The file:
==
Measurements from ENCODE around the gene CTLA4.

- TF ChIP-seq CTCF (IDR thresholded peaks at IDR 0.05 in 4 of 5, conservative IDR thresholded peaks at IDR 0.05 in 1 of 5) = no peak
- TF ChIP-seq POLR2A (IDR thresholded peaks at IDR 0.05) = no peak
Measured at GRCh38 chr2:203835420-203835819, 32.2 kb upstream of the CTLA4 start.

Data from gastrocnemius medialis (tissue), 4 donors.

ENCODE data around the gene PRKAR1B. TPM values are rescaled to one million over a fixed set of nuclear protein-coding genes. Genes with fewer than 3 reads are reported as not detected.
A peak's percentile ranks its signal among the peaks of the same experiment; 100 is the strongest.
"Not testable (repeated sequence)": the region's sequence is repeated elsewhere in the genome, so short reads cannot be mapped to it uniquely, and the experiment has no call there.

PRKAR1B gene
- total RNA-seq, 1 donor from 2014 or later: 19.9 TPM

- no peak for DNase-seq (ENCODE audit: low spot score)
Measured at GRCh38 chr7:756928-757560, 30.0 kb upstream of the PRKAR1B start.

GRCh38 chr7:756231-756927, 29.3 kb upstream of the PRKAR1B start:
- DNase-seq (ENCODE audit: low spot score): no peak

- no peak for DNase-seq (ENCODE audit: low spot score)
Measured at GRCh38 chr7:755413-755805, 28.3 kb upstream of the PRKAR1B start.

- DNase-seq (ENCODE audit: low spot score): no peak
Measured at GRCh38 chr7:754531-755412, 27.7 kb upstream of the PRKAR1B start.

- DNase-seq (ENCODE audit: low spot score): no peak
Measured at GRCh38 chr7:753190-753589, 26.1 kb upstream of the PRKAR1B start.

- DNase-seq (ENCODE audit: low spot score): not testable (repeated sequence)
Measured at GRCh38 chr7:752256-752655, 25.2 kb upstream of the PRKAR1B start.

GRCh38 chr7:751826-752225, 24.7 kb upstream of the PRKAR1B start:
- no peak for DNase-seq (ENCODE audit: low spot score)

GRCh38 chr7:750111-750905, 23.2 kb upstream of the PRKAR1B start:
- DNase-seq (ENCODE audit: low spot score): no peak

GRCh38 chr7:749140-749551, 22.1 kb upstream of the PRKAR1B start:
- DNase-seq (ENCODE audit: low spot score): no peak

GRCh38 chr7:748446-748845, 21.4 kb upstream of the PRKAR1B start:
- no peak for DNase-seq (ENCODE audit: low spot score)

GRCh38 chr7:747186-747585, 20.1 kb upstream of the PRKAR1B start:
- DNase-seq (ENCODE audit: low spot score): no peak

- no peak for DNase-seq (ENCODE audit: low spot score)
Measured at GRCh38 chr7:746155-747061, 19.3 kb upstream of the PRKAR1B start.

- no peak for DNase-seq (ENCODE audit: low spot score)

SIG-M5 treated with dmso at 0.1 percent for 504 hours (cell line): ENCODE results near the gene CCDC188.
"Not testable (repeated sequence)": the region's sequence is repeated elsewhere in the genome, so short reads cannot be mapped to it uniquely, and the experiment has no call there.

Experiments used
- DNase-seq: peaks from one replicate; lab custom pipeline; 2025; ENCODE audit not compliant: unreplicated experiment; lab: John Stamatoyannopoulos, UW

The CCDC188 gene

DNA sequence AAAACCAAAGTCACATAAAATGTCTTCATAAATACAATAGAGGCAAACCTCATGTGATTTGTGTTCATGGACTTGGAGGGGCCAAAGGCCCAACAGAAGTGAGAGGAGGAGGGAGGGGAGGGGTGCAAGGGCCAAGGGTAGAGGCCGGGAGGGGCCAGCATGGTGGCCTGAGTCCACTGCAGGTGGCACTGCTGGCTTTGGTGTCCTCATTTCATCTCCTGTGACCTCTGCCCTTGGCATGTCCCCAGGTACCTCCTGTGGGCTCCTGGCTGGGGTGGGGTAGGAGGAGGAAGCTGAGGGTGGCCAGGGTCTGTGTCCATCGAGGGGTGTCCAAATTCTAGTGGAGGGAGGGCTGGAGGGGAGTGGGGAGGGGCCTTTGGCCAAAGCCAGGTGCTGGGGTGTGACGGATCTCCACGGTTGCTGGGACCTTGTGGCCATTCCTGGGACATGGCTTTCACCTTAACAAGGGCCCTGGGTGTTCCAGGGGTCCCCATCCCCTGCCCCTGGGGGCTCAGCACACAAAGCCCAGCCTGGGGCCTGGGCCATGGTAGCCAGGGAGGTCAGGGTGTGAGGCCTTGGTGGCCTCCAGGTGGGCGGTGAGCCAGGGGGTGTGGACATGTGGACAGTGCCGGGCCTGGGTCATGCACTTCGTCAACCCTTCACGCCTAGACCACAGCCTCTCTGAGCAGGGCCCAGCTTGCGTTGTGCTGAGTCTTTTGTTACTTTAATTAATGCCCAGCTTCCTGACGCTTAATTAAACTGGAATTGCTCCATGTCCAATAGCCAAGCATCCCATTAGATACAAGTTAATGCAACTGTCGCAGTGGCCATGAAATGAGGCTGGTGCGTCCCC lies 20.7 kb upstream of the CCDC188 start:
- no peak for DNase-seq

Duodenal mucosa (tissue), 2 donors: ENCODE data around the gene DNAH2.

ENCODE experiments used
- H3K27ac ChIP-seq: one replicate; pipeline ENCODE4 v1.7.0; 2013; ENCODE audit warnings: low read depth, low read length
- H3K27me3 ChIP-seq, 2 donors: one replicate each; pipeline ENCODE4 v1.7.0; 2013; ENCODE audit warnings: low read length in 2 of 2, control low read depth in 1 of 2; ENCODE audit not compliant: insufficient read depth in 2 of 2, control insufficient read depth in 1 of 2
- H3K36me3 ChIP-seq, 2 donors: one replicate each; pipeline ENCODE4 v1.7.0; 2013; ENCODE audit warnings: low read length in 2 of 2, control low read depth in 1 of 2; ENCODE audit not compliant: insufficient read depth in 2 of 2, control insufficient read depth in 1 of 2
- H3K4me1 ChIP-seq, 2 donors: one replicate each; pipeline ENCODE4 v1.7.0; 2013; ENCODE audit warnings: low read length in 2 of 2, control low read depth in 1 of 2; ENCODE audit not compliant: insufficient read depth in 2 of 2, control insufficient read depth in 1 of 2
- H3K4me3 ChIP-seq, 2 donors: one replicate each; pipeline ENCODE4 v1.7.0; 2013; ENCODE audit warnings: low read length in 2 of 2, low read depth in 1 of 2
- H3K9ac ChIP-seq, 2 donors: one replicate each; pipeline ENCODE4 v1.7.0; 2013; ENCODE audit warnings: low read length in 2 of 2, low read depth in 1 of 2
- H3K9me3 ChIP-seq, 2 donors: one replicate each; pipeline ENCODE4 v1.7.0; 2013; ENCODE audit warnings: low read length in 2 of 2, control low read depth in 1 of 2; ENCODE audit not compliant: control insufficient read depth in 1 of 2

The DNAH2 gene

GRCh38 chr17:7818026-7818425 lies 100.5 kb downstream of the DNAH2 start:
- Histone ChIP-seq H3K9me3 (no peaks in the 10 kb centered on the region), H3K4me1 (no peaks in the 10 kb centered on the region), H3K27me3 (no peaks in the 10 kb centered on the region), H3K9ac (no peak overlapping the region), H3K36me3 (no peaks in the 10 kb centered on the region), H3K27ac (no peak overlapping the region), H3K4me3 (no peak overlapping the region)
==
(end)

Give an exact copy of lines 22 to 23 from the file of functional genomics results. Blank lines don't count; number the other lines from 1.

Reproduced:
Measured at GRCh38 chr7:752256-752655, 25.2 kb upstream of the PRKAR1B start.

GRCh38 chr7:751826-752225, 24.7 kb upstream of the PRKAR1B start: